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17 of 21 people found the following review helpful By Knikkki on November 22, 2005
Format: Hardcover
I felt obligated to finish the trilogy. It was a mistake. This book was so unbelievably boring. You see, Tristan and Isolde get separated. Then Tristan is beset by something and then Isolde whines to the Goddess, oh my love my love. Then they get back together, and then they get separated and then Tristan is beset by something and Isolde whines to the Goddess, oh my love my love. Repeat. It's horrid. I wish I could get a refund. Truly, don't waste your time. Try the Kushiel series by Jacqueline Carey, it's a way better investment in your time (and reading dollar.)
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3 of 3 people found the following review helpful By K. Leask on October 1, 2008
Format: Paperback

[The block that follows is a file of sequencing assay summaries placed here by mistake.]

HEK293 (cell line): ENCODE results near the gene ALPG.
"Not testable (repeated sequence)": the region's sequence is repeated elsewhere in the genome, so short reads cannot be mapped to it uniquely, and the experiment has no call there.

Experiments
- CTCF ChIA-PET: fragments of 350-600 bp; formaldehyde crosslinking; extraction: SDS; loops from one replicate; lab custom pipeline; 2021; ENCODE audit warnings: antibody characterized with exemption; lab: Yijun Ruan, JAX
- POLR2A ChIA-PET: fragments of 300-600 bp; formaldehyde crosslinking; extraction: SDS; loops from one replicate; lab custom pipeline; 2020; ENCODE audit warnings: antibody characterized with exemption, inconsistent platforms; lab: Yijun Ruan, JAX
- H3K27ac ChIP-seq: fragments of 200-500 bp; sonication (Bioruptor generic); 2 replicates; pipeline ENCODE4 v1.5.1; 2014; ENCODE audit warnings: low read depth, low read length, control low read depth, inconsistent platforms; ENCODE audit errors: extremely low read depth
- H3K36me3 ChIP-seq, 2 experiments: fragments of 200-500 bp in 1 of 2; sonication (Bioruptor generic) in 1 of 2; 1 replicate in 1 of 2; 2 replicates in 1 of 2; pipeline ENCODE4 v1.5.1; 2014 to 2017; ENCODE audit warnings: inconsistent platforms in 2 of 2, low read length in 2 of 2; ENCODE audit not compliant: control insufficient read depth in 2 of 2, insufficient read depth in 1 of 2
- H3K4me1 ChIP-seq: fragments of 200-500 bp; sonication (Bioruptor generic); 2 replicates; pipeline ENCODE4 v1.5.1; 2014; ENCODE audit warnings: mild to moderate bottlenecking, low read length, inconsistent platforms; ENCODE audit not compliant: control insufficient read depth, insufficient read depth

I think the first two books were much better than the last, wishing perhaps that the story should have ended with Tristan's death at the end of book two, like all other sources to this ancient story. The third book though good in some parts lacked in both drama and substance. I hate when books are drawn out in immense detail but this book certainly could have used it. Events such as the Picts leader's departure was too hasty, and unbelievable (like he would give up the Queen and ruling Ireland with just one short conversation, after his resolve to do so had been so ardent). Also was the event of Mark's demise, when he instantly regrets and realizes his sins as he is dying. I didn't like how Tristan is so guilt stricken when he kills men, which are all those seeking to bring about his demise, like Andred and Mark. If somebody wanted to kill me as those two did, I'd have no trouble giving them what they deserve, and I wouldn't cry about it afterward. Then there is Tristan and Isolde's relationship through most of the book. They blow hot and cold every time they are in each others presence, and they keep holding back words that should be spoken. Those aren't the dealings between true lovers. I may not read this series again, but I will consider this author's Guinevere series. Good series beginning and middle, bad ending.